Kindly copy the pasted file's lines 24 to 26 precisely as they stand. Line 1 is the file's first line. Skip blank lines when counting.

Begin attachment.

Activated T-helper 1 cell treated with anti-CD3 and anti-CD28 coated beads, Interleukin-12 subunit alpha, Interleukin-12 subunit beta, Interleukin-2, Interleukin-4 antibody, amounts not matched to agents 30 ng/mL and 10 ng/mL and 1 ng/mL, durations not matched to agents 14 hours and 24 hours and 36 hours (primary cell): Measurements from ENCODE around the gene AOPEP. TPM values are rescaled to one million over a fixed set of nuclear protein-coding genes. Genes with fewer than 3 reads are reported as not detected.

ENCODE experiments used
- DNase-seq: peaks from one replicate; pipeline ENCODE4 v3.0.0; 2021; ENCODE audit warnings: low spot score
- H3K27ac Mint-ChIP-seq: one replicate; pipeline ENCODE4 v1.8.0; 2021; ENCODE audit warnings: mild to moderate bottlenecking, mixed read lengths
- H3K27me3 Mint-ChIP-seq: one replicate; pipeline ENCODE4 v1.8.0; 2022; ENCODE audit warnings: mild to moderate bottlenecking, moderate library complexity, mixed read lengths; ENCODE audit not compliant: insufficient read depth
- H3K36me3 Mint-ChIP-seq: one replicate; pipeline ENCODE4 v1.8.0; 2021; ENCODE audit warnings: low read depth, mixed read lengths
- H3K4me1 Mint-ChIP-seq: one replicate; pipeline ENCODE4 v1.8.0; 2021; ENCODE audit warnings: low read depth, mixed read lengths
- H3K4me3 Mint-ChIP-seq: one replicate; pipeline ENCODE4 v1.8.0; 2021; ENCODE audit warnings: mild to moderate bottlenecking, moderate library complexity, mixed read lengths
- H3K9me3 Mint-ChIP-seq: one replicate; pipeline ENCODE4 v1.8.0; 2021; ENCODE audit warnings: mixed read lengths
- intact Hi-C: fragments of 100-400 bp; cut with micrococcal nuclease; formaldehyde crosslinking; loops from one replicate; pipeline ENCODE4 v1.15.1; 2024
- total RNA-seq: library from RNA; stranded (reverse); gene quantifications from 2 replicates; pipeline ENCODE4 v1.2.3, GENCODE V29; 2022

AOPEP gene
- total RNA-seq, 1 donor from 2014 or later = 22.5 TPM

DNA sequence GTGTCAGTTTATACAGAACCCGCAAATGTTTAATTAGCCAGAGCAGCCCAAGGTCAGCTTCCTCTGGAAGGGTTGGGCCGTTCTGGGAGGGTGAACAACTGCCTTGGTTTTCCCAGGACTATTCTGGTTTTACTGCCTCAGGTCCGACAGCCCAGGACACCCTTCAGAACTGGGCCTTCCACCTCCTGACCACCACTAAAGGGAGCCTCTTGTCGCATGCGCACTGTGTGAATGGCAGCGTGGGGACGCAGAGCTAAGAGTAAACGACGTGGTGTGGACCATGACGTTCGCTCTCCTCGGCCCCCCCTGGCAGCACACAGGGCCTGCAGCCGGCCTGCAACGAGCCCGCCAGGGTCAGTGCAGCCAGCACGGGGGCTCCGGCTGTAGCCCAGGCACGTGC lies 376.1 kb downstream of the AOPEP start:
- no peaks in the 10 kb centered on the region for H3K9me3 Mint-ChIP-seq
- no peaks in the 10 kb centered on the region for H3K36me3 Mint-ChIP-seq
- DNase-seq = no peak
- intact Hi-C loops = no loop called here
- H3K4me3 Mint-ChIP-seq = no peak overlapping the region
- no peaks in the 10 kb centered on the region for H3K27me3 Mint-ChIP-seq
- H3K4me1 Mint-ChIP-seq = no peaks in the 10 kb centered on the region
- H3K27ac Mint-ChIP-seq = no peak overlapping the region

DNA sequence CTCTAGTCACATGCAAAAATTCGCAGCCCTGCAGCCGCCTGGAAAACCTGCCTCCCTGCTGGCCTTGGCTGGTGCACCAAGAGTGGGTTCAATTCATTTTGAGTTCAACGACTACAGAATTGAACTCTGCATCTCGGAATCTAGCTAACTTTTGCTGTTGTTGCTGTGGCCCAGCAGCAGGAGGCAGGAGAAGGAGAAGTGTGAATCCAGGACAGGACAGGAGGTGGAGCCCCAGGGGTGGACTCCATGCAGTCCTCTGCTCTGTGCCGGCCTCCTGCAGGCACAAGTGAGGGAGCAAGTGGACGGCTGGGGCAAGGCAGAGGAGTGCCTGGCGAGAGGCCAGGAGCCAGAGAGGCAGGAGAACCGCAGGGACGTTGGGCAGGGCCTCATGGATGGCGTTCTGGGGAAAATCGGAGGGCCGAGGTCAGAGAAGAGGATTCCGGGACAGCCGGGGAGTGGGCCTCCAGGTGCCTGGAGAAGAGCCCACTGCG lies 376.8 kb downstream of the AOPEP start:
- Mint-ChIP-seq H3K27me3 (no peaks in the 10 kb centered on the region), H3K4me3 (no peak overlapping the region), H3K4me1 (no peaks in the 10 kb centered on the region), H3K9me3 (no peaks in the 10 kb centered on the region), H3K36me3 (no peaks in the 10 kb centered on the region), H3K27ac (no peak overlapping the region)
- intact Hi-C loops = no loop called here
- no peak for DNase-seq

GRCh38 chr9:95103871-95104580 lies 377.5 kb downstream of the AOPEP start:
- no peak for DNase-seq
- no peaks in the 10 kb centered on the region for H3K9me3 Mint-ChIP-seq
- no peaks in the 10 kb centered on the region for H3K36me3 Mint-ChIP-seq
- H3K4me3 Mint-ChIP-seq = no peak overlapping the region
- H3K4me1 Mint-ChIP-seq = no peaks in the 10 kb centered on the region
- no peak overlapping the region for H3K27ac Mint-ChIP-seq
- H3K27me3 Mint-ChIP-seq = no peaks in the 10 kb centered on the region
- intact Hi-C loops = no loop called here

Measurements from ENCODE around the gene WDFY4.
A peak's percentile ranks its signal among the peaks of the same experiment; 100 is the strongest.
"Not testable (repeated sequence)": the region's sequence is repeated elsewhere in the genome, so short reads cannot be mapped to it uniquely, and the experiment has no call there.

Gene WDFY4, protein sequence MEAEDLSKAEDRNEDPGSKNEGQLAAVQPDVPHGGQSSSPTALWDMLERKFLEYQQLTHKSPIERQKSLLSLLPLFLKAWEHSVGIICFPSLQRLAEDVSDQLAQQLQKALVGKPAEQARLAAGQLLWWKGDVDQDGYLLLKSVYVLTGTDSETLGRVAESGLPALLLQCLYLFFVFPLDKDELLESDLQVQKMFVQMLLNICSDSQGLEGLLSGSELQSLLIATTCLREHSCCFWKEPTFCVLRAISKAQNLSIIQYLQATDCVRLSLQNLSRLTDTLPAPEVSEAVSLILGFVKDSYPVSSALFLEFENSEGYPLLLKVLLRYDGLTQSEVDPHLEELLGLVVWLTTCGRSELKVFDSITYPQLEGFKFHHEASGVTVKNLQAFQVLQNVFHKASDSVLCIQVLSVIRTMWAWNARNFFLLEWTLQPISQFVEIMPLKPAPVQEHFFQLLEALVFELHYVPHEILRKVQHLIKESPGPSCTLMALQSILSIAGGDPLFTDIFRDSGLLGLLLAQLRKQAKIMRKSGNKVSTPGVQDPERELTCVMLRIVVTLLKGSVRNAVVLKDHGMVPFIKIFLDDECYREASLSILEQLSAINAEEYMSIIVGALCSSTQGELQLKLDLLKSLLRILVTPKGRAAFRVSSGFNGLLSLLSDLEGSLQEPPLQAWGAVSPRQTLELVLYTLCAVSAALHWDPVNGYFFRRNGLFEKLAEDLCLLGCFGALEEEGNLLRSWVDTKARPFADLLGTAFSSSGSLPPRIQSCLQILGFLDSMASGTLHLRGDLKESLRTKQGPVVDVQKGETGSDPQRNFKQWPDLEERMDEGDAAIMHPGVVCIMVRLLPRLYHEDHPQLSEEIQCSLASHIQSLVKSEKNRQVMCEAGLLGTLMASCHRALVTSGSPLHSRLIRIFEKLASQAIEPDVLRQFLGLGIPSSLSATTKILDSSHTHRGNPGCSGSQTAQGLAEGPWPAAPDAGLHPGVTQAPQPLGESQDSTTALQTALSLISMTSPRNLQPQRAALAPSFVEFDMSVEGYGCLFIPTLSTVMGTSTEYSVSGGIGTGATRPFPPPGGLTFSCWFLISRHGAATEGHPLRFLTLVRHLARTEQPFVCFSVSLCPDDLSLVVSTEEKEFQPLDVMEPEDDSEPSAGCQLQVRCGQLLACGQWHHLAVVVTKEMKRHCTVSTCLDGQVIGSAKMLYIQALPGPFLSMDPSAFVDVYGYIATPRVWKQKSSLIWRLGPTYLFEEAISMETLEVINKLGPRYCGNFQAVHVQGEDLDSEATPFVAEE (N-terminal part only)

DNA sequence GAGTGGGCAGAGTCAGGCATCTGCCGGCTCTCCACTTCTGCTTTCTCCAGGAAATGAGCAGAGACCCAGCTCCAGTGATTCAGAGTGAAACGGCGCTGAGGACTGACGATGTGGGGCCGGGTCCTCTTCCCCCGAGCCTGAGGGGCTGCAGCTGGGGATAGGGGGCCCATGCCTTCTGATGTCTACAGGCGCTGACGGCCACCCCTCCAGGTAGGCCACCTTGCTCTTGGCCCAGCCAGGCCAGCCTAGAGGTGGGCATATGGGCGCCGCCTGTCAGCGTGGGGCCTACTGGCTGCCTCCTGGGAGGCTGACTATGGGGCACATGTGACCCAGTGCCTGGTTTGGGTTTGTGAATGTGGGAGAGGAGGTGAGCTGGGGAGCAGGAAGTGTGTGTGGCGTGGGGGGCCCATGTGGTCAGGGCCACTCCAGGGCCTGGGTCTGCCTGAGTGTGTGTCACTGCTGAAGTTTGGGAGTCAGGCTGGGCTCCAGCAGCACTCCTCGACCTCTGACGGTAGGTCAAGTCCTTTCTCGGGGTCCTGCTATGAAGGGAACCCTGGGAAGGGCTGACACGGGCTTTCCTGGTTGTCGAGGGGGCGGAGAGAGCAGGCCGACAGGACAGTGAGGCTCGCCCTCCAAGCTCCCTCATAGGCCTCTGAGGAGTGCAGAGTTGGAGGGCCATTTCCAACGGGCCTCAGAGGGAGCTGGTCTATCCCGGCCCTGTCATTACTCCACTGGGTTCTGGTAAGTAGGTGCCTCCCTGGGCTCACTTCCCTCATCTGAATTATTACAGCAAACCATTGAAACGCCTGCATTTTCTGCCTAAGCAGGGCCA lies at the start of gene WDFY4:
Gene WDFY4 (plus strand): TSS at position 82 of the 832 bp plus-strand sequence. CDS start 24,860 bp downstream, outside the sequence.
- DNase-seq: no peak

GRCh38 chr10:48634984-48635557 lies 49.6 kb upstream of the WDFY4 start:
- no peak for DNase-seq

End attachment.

- Mint-ChIP-seq H3K27me3 (no peaks in the 10 kb centered on the region), H3K4me3 (no peak overlapping the region), H3K4me1 (no peaks in the 10 kb centered on the region), H3K9me3 (no peaks in the 10 kb centered on the region), H3K36me3 (no peaks in the 10 kb centered on the region), H3K27ac (no peak overlapping the region)
- intact Hi-C loops = no loop called here
- no peak for DNase-seq